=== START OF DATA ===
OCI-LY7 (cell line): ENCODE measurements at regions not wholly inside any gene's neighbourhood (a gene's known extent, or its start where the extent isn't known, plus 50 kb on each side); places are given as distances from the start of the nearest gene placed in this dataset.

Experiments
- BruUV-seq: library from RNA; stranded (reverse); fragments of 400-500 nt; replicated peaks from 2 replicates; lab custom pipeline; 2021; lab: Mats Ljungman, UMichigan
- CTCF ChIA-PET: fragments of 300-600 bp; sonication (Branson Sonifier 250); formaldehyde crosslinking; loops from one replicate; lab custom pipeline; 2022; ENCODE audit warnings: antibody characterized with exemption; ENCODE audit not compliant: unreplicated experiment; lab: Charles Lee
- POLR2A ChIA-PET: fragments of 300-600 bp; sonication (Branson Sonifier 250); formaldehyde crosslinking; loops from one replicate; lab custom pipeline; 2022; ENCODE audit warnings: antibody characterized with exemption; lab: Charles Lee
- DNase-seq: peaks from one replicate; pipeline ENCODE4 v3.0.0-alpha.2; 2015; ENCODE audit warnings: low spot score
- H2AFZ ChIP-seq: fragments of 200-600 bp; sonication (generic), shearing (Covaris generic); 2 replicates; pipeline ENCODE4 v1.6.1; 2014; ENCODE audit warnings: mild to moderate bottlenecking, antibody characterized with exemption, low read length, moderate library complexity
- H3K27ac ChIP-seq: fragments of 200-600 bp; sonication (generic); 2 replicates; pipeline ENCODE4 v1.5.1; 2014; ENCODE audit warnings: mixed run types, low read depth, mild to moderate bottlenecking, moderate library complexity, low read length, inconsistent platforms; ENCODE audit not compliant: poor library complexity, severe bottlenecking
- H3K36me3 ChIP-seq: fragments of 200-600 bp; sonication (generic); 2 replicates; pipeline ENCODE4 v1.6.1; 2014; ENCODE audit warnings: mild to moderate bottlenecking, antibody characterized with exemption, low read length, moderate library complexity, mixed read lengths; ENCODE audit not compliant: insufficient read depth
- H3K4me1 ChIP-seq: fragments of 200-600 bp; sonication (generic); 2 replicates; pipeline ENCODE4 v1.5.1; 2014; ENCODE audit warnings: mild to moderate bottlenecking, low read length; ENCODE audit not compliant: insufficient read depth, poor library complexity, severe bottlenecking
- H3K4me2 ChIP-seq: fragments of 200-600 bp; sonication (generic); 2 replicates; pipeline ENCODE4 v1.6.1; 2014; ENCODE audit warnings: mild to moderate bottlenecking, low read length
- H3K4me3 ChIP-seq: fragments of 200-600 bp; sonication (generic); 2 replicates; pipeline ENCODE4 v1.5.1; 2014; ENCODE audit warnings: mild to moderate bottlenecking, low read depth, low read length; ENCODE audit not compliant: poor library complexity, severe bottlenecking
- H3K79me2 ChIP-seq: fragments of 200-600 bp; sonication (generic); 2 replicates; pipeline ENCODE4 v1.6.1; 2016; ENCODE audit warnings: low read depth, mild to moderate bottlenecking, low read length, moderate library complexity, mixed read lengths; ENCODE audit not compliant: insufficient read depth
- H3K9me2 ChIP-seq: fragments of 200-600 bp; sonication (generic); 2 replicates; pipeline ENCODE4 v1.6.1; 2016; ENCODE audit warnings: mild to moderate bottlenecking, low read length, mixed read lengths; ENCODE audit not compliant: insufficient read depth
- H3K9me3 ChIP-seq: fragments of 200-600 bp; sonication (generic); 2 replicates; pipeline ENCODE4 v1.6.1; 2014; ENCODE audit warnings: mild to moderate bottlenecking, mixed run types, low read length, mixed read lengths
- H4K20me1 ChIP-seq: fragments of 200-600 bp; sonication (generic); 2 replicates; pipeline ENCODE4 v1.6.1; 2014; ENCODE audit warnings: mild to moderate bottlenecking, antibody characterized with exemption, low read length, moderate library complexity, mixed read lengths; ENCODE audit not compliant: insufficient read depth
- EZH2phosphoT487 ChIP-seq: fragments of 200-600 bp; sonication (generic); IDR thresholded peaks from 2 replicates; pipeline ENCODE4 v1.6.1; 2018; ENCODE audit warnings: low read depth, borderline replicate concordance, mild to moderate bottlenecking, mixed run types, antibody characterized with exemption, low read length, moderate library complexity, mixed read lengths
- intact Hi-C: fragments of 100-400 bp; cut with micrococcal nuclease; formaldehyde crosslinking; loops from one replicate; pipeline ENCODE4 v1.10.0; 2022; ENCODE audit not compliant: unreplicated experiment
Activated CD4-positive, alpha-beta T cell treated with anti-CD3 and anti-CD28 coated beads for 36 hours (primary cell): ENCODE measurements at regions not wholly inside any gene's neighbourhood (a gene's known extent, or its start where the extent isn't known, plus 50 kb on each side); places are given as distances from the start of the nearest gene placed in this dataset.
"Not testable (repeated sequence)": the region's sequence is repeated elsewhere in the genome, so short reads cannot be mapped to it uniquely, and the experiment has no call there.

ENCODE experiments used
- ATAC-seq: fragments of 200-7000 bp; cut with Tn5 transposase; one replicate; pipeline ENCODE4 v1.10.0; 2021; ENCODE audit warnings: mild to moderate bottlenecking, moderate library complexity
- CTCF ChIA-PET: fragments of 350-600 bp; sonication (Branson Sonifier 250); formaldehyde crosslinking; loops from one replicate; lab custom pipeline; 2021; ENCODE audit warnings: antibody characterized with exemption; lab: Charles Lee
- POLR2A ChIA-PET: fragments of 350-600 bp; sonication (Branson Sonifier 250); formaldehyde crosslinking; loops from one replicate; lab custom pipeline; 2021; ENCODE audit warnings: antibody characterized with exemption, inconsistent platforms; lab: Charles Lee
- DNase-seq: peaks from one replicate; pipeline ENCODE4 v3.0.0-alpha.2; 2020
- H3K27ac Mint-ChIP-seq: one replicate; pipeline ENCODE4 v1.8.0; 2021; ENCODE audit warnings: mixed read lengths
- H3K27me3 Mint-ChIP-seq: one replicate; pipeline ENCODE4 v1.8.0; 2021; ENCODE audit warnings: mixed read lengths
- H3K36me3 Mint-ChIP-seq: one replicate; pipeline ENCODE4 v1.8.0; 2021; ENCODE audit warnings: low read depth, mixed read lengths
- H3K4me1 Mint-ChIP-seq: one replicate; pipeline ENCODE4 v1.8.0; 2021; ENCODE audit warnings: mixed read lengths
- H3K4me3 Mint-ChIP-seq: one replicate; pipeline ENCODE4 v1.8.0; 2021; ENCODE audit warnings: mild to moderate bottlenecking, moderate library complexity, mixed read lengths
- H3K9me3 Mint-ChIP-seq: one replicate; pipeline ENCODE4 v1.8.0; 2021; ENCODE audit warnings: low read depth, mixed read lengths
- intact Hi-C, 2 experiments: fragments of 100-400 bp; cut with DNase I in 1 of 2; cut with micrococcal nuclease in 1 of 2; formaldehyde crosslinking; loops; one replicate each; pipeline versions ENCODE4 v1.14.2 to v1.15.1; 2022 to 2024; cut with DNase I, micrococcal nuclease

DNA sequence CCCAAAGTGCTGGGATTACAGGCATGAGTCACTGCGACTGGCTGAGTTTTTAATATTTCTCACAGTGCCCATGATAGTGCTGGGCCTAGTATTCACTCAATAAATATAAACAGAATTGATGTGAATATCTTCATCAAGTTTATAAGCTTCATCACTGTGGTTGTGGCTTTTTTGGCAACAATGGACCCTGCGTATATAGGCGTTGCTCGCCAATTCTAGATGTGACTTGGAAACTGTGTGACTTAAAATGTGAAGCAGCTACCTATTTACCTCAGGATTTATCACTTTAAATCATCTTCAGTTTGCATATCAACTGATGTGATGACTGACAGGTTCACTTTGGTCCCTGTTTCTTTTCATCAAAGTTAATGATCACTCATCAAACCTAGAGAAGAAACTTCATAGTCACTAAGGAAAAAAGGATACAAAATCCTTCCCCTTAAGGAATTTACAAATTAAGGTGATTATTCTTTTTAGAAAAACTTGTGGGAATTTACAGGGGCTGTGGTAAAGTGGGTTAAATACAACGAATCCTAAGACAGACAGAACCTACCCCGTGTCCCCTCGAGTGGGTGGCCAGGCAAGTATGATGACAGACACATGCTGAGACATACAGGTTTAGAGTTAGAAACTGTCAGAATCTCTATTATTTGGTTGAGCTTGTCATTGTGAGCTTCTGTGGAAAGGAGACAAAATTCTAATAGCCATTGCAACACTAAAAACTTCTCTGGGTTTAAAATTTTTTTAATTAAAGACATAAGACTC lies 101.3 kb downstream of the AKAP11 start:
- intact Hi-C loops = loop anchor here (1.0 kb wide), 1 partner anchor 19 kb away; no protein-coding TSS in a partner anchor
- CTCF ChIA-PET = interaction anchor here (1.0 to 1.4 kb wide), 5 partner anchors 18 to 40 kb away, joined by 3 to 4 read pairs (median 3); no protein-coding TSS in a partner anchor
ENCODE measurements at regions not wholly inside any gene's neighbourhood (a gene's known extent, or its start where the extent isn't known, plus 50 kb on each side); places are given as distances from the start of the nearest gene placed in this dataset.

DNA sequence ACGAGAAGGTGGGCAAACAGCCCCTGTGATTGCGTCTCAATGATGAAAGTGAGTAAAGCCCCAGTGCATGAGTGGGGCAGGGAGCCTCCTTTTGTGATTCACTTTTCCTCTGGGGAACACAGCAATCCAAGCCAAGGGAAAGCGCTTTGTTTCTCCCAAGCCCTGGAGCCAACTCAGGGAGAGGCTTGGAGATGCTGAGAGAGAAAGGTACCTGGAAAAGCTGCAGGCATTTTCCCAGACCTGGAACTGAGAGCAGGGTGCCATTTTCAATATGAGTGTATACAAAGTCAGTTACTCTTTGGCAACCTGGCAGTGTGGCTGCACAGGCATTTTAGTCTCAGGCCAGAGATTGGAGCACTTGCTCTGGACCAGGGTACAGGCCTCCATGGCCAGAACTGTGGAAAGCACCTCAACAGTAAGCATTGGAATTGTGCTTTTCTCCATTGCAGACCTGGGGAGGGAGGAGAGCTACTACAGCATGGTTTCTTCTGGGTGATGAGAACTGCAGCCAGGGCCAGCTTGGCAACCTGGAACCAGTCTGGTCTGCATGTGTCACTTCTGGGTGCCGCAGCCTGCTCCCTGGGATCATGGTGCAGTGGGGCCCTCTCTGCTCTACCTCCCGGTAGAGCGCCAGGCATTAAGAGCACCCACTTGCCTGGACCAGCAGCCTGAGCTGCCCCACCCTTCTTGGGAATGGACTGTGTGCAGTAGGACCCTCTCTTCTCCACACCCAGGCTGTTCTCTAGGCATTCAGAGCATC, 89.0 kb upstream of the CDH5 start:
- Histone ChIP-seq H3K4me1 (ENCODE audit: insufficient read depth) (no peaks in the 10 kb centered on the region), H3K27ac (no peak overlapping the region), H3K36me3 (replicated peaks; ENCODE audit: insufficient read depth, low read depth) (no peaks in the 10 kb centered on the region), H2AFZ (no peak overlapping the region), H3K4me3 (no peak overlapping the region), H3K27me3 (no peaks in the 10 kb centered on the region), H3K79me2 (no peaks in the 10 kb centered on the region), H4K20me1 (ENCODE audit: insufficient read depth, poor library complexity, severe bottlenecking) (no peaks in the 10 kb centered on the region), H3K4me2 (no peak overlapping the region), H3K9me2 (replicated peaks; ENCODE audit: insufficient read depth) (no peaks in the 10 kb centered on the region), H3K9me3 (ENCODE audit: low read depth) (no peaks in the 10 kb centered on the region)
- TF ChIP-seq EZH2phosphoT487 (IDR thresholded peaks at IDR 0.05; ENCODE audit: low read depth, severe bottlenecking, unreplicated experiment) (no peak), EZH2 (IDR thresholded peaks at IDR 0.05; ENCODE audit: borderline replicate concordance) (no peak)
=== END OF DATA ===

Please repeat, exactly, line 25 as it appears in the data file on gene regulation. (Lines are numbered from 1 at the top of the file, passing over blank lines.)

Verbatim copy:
- DNase-seq: peaks from one replicate; pipeline ENCODE4 v3.0.0-alpha.2; 2020